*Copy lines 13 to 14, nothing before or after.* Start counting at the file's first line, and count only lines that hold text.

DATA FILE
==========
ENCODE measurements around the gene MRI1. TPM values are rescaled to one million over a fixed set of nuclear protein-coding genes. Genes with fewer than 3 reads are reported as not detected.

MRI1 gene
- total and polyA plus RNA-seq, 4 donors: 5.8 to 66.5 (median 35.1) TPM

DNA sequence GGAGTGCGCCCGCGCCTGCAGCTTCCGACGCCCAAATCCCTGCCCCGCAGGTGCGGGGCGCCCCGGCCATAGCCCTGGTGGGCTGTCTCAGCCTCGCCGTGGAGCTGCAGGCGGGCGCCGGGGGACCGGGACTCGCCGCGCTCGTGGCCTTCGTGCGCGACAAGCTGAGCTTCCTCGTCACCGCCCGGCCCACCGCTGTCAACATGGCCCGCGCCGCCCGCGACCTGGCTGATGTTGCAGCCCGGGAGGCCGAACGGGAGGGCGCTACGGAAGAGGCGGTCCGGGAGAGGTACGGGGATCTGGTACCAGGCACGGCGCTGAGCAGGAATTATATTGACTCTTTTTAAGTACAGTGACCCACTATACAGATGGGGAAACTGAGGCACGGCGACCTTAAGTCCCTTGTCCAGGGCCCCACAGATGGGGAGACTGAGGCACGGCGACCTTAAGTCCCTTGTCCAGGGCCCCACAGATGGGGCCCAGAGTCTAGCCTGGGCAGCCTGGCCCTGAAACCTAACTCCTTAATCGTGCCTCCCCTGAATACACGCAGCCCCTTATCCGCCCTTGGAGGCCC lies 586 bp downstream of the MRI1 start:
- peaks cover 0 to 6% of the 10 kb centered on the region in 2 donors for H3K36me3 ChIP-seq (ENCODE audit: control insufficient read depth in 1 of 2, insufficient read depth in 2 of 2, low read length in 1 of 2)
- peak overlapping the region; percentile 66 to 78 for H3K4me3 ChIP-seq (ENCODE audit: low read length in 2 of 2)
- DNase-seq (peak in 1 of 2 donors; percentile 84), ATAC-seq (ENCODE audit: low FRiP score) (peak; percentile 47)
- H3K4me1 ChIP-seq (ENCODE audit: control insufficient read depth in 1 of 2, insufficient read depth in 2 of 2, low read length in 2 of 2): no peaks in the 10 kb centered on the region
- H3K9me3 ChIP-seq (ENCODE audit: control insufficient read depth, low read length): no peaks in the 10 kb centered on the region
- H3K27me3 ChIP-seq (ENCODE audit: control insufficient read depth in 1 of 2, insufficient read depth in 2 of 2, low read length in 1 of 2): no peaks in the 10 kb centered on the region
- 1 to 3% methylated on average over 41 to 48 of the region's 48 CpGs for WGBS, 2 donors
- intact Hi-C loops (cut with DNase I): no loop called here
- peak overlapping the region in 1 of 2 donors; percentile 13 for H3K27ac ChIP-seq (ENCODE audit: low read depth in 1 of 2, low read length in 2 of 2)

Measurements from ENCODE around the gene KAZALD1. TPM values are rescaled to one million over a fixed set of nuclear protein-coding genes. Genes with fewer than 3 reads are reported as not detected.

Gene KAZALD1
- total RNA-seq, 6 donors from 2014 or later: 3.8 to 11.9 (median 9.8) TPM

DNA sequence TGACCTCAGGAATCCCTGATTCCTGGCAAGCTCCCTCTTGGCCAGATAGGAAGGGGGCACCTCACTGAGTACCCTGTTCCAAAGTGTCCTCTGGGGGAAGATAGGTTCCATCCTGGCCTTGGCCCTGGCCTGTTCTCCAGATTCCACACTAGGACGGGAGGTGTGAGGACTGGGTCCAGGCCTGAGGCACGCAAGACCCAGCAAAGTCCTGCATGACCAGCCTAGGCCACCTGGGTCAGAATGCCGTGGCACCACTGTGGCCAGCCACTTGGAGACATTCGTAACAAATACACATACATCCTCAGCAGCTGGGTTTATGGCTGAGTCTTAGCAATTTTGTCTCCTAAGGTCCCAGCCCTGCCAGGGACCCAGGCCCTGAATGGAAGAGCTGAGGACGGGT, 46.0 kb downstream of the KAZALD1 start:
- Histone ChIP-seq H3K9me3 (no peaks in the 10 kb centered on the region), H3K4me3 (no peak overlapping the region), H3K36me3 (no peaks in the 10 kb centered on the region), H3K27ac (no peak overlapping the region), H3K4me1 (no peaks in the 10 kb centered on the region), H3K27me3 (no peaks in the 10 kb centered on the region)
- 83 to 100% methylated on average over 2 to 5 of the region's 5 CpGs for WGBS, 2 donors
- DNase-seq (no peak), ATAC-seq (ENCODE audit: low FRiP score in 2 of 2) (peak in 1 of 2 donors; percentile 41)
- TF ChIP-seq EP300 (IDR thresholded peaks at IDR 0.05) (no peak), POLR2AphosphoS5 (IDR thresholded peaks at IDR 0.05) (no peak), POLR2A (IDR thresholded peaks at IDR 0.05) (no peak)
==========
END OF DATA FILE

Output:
- peak overlapping the region in 1 of 2 donors; percentile 13 for H3K27ac ChIP-seq (ENCODE audit: low read depth in 1 of 2, low read length in 2 of 2)

Measurements from ENCODE around the gene KAZALD1. TPM values are rescaled to one million over a fixed set of nuclear protein-coding genes. Genes with fewer than 3 reads are reported as not detected.